CHIMACUM — Port of Port Townsend commissioner candidates answered questions about how the port plans to carry out its duties as it balances a budget while hopefuls for the Chimacum School Board discussed community engagement at a forum.
The Tuesday night forum featuring eight candidates who will be on the Nov. 7 general election ballot was hosted by the local branches of the League of Women Voters and the American Association of University Women at the Tri-Area Community Center in Chimacum.
Ballots will be mailed to registered voters Oct. 18.
Bill Putney — who is challenging incumbent Brad Clinefelter for the Port of Port Townsend District 1 seat — said that as the only candidate with little maritime experience, he wants to balance the board with his entrepreneurial background and be a voice for economic development, which he said is the key to the port making money to fund projects.
“The port has 30 very good people working for it who know the maritime side of it very well,” Putney told an audience of about 30 people who remained after the school board candidates spoke. “I think I can bring balance to the port commission.”
Clinefelter, who is in his first term on the port commission, said he originally ran four years ago because he felt the port was mismanaged.
He said since then, commissioners have turned it around and he wants to stay on to ensure the port continues to seek new revenue streams and tackling infrastructure projects without getting distracted.
“We’ve put together a well-oiled team,” Clinefelter said. “We’re on the path of correcting many years of many wrongs.”
Fellow incumbent Pete Hanke, who is seeking to remain in his District 3 seat on the port commission, agreed that progress has been made.
Hanke said his focus would be to find creative revenue streams, like connecting with local agricultural industry, to bring in new business and capitalize on port assets.
“The port is a place with a lot of assets that haven’t been taken care of,” Hanke said. “The real question is how to take care of those assets without breaking the bank.”
Keith Beck, Hanke’s challenger and a tug boat operator from Quilcene, said he would like the port to develop South County areas economically.
“I’d like to see economic development, I’d like to see more South County involvement and that’s what I’m here to represent,” Beck said. “They’re doing a good job, honestly, and I’d like to be a part of it.”
The first part of the forum featured Chimacum School Board candidates. The four candidates are running for two open board positions. Wilma Hackman and Jack McKay are running for Position 5, while incumbent Sarah Martin is running against Ron Riggle for Position 1.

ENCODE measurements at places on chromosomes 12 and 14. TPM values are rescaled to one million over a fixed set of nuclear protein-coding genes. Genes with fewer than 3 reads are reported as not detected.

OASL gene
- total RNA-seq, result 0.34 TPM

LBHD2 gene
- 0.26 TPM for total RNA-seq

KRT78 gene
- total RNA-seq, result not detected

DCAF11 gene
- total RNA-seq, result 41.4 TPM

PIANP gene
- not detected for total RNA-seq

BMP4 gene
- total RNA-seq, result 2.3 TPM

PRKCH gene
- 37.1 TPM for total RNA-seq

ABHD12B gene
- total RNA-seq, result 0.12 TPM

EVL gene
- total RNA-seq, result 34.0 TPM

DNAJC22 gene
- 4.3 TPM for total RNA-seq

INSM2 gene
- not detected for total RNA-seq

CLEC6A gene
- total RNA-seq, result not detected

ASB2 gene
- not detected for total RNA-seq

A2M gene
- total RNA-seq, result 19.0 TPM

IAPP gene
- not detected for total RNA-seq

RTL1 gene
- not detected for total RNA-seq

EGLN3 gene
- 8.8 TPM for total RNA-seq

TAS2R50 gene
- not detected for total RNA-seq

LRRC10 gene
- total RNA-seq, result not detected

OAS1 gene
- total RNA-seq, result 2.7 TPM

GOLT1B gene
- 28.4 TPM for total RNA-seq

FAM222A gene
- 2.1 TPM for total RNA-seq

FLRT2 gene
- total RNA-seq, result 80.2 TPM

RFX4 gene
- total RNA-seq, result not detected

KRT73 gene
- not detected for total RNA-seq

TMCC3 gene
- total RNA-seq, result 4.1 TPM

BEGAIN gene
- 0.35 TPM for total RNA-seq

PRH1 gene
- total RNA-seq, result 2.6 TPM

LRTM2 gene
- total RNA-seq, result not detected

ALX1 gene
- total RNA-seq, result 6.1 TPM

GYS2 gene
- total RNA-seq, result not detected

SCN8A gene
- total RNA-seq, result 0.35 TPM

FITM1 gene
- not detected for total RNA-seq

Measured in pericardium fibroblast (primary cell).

Hackman, a former educator who comes from three generations of educators, said she wants to serve as a voice for the community and influence curriculum to help students get the education and critical thinking skills to be engaged citizens.
McKay — a longtime educator who has worked as a teacher, principal, superintendent and professor in rural areas — said he wants to use his knowledge and experience to give back to the community.
Martin joined the school board originally to ensure her son, who is enrolled in the Chimacum School District, had the best educational opportunities, she said. Now, she said she’d like to continue helping the district.
Riggle is a longtime Chimacum resident, a graduate of Chimacum High School and a former basketball coach. He has one child attending school in the district and two who graduated from Chimacum High School.
Riggle said his main priority is to get the community more involved in the district.
Community engagement was a major issue that came up in the short question period, with one parent pointing out that only three of the over 40 people in attendance had children currently enrolled in the district.
“I think it’s time for local people to take an interest in our schools,” Riggle said. “The kids that go there are our future.”
All four candidates support such programs as Farm to School, which brings local produce into schools, to connect the school and community.
Riggle said he opposed a bond to build a new elementary school because he felt the district didn’t listen to the community. Voters defeated proposed bonds for the district in April 2016 and February 2015.
McKay, Martin and Hackman said they all voted for a bond but agreed that more community involvement probably would have helped it pass.